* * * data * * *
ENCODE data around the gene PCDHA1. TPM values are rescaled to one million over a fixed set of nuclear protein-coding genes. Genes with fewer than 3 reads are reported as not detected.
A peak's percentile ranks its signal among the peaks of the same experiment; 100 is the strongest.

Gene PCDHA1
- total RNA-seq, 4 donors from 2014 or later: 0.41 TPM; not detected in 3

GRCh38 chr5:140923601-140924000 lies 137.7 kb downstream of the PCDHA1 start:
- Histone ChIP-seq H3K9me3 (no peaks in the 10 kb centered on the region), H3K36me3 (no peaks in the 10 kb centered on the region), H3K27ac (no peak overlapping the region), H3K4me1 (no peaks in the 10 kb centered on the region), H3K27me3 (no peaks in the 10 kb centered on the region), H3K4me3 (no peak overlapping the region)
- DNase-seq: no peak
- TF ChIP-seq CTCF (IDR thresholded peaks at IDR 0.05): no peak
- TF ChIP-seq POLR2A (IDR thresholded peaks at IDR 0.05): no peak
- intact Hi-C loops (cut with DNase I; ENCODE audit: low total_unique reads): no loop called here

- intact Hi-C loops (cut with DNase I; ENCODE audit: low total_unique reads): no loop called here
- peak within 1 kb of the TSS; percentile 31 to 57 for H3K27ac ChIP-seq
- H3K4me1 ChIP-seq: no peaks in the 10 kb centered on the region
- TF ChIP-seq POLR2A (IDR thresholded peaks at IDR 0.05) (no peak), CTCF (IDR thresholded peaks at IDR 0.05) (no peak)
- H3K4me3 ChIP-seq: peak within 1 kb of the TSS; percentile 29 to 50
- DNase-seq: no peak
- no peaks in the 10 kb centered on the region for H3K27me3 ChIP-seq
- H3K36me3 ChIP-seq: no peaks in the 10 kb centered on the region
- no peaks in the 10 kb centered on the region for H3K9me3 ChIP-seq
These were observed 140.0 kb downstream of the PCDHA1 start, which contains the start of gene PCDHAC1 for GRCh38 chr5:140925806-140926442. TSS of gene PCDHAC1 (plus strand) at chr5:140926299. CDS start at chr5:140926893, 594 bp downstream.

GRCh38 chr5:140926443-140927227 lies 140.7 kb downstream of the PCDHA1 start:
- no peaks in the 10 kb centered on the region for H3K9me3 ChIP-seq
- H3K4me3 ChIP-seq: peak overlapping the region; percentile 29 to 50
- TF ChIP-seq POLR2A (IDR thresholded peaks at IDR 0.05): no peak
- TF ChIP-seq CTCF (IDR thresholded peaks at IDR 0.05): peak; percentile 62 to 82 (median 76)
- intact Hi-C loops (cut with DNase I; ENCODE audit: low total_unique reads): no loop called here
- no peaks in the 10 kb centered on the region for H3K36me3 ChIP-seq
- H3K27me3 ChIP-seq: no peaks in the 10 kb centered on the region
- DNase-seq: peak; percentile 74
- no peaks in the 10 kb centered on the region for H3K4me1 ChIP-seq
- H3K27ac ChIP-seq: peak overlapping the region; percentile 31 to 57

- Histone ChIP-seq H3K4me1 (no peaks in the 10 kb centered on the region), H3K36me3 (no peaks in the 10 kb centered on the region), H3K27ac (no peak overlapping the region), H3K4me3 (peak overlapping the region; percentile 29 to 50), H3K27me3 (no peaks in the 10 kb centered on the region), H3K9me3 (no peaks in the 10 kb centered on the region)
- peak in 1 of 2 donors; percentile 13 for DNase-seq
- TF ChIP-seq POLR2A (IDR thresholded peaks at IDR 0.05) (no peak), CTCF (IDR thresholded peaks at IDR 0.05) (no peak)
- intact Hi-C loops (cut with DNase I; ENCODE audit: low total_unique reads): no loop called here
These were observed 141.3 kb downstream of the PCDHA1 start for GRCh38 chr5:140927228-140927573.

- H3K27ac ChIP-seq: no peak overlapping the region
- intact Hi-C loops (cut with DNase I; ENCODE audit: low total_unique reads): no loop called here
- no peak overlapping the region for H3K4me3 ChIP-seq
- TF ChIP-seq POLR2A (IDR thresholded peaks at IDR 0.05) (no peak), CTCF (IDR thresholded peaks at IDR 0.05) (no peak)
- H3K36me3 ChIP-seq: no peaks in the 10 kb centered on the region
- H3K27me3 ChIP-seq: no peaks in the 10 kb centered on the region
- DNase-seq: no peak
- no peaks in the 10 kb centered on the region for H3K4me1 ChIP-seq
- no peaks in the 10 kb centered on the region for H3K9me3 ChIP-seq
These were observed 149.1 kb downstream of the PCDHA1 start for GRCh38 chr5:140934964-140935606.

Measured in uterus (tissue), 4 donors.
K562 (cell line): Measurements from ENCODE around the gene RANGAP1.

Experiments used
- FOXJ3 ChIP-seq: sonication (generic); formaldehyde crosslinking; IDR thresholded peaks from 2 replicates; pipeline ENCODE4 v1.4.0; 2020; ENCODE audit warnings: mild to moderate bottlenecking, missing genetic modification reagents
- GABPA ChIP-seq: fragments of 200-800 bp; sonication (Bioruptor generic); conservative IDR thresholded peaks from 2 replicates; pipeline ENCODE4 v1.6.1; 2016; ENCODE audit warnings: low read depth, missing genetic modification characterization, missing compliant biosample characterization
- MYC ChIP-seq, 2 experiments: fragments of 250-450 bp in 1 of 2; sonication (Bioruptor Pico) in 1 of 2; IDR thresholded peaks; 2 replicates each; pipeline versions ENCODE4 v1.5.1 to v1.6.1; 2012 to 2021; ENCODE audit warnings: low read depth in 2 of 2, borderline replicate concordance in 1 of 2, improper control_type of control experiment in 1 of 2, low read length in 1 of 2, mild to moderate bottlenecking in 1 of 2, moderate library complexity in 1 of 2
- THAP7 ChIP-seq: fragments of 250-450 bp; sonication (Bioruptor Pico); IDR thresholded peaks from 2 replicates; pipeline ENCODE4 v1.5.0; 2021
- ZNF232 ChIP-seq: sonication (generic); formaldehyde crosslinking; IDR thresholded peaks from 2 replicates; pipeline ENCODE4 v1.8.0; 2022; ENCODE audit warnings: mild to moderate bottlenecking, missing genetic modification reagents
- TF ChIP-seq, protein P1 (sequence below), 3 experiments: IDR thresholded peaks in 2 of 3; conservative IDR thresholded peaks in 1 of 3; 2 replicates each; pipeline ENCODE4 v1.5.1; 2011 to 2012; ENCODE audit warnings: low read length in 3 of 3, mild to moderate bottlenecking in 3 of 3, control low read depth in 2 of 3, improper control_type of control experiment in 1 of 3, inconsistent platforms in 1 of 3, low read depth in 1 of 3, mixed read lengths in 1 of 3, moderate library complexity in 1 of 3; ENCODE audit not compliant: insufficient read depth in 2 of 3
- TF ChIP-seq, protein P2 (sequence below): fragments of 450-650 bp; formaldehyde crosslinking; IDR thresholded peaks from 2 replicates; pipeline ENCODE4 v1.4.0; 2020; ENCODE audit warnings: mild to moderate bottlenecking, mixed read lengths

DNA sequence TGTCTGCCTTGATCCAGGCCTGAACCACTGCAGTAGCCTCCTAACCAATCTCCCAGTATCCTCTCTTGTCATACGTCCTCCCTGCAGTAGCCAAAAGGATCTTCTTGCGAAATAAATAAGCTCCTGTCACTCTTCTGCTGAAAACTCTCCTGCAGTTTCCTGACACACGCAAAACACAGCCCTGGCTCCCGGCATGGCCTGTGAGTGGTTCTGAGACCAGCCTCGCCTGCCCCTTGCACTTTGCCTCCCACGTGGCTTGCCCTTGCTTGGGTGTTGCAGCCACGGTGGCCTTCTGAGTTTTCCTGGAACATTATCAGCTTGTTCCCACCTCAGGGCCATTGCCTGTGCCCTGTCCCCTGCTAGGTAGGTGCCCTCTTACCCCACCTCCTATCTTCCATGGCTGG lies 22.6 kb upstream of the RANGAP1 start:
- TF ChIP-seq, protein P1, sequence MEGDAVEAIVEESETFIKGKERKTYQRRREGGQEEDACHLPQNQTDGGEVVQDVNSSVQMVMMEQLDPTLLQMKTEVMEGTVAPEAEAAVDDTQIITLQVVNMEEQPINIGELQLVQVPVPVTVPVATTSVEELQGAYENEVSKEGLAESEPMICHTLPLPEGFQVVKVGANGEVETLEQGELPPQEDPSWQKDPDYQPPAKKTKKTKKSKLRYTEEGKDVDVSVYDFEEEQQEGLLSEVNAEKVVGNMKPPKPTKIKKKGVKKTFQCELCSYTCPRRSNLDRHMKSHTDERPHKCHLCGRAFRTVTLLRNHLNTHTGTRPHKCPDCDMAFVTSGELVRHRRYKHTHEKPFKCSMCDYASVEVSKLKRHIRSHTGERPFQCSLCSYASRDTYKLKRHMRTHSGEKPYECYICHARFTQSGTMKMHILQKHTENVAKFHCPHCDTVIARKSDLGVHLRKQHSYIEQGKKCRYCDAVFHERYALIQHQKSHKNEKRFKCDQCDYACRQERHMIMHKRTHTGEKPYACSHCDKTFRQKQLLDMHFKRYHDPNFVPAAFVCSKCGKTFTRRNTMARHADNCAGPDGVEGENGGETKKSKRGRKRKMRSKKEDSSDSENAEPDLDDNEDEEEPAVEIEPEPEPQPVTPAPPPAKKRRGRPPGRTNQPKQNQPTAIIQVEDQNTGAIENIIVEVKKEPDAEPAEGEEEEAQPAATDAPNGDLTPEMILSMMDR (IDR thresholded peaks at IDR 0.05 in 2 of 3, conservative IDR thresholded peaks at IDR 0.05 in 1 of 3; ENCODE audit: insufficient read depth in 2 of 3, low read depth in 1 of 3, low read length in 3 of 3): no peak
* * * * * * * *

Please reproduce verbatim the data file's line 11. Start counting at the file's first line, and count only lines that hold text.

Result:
- intact Hi-C loops (cut with DNase I; ENCODE audit: low total_unique reads): no loop called here